Nature Photography: Coexistence (No. 44) – Primordial Soup II

16 September 2019

Lens:

Primordial Soup (Second Try) Photomontage; All Rights Reserved 2019 Sally W. Donatello

Click onto image to enlarge. Let me know your response to this image. Prints are available upon request. 

Pens:

The cacophony of sound ended the still of the night, awakening me after a few hours sleep.  As the rhythm of the brief shower washed over my thoughts, I had hoped for a soaking rain. It’s been almost two months since we had showers or summer thunderstorms, I mean rain that truly nourishes and nurtures the earth and all its plantings.

Still in the morning the evidence of the night’s surprise shower filled my gardens. It’s as though I had spent time at a spa where mind and body had luxurious attention paid to them. Suddenly the notion of the crumbling world order and my sense of living in a parallel universe disappeared, being replaced by bliss. Even imagining the primordial soup (and what it has become) coerced me to think about a “second chance” mixture.

The Lens section holds my photomontage that represents how I envision the next primordial soup, another opportunity for the planet to learn from this present “iffy” experiment. Because while the current trajectory of humanity and the planet are, in my opinion, not on a viable (Unless dystopia is your hope.) path, I have to ask: Would another experiment do the planet justice?

Still, it is a philosophical conundrum to try and surmise just how we came to be the kind of animal that we are. Sure, science explains the biology, but how do we explain the full spectrum of our behavior?  How do we explain the human animal’s actions and the consequences that are real as much of my country’s current administration ignores the terrifying forecast? How much longer can my country sustain its land mass as the current administration seeks to plunder our lands, water and air?

And so I fill my bird feeders, plant native plantings, watch the birds and animals drink from my pond, and nourish the wildlife right in the middle of my small Mid-Atlantic town, where the wilds things roam. And as I drink my morning tea I salute the red-tailed hawk as it sits upon the lower roof of my home, watching for its next meal.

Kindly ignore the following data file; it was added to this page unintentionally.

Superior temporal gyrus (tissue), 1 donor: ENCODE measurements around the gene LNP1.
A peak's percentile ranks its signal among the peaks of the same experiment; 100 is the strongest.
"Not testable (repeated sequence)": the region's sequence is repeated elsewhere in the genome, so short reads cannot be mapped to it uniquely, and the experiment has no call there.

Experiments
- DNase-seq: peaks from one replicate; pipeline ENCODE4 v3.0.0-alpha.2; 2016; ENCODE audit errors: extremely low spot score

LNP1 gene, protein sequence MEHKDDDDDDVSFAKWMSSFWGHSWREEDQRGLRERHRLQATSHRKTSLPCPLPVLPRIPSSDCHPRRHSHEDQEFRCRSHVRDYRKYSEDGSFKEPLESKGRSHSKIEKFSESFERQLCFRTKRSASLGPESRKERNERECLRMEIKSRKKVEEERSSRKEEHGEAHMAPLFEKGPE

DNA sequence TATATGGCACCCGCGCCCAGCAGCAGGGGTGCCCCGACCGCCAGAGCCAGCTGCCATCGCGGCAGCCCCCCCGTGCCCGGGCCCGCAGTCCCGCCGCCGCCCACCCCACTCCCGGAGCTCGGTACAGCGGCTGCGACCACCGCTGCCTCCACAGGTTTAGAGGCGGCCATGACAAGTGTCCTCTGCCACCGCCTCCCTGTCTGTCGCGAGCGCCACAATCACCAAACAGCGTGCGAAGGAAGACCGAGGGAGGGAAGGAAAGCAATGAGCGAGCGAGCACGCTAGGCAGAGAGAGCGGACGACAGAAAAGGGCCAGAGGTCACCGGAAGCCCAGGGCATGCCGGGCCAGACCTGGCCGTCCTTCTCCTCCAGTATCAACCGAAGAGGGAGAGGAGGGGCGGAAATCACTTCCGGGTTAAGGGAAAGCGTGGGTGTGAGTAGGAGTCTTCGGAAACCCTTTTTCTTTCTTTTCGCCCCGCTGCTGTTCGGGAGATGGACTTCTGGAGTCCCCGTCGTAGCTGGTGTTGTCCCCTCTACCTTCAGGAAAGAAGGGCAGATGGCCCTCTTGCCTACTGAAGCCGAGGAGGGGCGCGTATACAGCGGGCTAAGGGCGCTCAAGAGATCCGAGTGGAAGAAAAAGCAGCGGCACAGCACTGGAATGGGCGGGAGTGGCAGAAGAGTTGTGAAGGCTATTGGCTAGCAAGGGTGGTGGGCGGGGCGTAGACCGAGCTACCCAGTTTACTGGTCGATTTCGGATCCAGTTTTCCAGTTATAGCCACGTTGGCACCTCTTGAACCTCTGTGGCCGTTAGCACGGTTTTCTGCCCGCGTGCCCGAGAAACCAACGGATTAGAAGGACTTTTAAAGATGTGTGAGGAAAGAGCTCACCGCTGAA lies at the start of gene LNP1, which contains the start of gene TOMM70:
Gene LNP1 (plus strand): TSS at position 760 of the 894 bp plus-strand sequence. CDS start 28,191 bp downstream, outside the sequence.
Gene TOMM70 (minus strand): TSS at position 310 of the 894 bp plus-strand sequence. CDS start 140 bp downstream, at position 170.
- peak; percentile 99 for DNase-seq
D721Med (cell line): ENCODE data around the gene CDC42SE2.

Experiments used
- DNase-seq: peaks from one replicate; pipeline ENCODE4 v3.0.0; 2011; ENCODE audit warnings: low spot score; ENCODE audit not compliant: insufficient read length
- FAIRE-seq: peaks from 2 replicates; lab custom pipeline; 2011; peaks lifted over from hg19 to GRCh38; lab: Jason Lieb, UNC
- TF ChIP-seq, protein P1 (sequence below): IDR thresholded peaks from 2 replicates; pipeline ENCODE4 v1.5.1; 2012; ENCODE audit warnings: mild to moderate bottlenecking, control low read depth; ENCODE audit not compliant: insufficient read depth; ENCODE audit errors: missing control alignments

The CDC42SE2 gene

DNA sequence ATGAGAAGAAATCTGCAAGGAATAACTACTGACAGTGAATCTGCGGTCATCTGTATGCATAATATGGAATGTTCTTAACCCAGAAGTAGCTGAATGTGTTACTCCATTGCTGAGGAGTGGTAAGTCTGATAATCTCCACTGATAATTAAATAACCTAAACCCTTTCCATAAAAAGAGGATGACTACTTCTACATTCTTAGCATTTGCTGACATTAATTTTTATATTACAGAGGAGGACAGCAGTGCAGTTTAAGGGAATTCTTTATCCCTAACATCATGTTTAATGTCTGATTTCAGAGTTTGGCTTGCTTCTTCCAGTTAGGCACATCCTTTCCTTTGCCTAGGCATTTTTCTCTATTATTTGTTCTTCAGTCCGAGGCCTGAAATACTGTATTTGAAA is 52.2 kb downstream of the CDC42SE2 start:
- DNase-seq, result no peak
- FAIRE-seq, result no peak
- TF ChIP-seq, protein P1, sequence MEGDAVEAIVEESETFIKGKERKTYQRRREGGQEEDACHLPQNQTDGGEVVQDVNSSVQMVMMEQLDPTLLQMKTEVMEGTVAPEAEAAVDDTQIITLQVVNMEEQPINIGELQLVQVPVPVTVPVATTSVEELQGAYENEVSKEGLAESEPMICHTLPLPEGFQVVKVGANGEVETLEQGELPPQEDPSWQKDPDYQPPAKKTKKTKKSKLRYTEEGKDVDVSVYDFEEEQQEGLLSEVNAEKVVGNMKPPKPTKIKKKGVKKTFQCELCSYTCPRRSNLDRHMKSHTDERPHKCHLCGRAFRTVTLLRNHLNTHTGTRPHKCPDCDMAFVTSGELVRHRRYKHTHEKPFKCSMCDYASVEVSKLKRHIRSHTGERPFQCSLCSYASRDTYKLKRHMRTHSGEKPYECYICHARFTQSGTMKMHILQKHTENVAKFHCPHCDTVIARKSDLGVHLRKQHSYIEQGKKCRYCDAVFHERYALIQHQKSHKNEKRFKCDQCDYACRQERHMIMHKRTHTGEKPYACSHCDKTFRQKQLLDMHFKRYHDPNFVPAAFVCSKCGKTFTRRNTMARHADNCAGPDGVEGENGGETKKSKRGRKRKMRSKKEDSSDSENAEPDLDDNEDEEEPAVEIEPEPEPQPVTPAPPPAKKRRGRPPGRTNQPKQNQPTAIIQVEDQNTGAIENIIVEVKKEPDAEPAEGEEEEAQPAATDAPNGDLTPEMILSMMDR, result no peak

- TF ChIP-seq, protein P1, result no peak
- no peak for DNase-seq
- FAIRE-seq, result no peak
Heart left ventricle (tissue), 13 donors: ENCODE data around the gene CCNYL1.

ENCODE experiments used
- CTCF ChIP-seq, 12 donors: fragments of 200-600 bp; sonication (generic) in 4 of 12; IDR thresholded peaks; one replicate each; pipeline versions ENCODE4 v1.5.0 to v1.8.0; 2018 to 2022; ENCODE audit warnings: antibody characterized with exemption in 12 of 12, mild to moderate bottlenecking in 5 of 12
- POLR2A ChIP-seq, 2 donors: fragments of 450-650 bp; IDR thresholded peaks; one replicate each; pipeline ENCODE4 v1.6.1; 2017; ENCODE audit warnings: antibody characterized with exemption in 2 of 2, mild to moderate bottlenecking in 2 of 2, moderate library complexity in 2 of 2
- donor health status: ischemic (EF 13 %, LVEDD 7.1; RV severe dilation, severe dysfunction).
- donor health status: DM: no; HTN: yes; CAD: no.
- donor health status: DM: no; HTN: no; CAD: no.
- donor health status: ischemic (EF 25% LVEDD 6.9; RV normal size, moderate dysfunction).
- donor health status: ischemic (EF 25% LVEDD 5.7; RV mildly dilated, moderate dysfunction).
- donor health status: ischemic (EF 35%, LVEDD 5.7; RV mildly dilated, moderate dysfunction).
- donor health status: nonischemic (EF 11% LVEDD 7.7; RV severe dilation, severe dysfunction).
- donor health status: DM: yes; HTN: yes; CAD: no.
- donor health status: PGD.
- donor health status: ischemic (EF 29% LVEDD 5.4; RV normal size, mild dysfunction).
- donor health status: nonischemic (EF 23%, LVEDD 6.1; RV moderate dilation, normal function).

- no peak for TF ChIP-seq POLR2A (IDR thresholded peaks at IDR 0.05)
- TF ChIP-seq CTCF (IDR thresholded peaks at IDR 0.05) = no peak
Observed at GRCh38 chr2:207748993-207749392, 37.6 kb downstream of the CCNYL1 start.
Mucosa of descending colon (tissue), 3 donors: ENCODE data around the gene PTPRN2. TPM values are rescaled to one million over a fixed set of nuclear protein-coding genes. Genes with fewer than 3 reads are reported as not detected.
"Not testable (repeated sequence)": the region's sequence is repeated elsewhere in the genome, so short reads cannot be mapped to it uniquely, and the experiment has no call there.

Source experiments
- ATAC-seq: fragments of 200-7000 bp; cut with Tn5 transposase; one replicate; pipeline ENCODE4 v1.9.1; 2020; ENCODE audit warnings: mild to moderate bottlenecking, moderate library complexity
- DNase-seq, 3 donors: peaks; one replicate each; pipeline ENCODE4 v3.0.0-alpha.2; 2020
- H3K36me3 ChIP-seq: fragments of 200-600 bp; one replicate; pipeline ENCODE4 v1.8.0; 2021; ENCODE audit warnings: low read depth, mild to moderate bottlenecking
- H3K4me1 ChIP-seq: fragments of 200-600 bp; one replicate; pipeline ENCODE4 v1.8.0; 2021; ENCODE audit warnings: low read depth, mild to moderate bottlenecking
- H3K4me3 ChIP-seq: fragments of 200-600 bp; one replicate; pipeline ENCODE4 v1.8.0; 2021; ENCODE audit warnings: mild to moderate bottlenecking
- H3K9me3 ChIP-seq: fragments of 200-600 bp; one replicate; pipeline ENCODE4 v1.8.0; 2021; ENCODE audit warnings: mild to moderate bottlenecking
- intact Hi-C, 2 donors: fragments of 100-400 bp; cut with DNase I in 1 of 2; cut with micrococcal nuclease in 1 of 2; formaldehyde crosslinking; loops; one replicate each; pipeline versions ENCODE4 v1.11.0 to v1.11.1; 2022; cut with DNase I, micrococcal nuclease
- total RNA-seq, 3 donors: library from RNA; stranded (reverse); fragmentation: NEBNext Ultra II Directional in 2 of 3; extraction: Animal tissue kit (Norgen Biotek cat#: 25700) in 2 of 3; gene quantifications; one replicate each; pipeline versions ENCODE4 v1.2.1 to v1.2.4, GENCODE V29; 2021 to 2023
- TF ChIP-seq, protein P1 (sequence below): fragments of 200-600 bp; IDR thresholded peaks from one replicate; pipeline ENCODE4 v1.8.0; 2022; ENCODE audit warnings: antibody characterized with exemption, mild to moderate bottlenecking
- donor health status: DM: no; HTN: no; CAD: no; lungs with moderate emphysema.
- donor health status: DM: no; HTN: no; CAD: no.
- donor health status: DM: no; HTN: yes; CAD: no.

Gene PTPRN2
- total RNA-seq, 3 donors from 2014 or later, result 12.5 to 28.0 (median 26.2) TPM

Note:

For those of you that are concerned about monarchs and other pollinators, here is a terrific article (hot off the press) about Tennessee’s successful roadside meadow plantings program. Margaret Renkl, who is a contributing opinion writer for The New York Times, wrote in today’s issue, “Tennessee Makes Way for the Monarchs.” Here is a quote:

“Wildflowers once grew in profusion on roadsides everywhere. The shoulder of a highway, from blacktop to tree line, is the perfect setting for flowers that require full sun; it’s a ribbon of meadow that unfolds before the eye for as long as the road goes on. During my childhood in Alabama, every highway and back road was alight with butterfly weed, which belongs to the family of milkweeds. In summer it formed a bright corridor of orange flowers so covered with orange monarch butterflies that from a distance it looked as though the flowers themselves were taking flight and floating on the breeze … Coming home from Alabama this month, I stopped at the Tennessee welcome center in Ardmore, stepped out of my car, and was astonished to discover a newly planted pollinator meadow just down the hill from the welcome center. Up close, the acre-size plot was blooming with asters and liatris and ironweed and two different kinds of goldenrod. The plot was so loud with insects that the roar of highway traffic, only yards away up the little hill, was faint by comparison. While I stood there, dumbfounded, a monarch butterfly floated past. I was too stunned to take its picture.”

 

 

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Nature Photography: Coexistence (No. 43) – Wildflower Meadow in Summer’s Shadows

09 September 2019

Lens:

Wildflowers at Summer’s Finale; All Rights Reserved 2019 Sally W. Donatello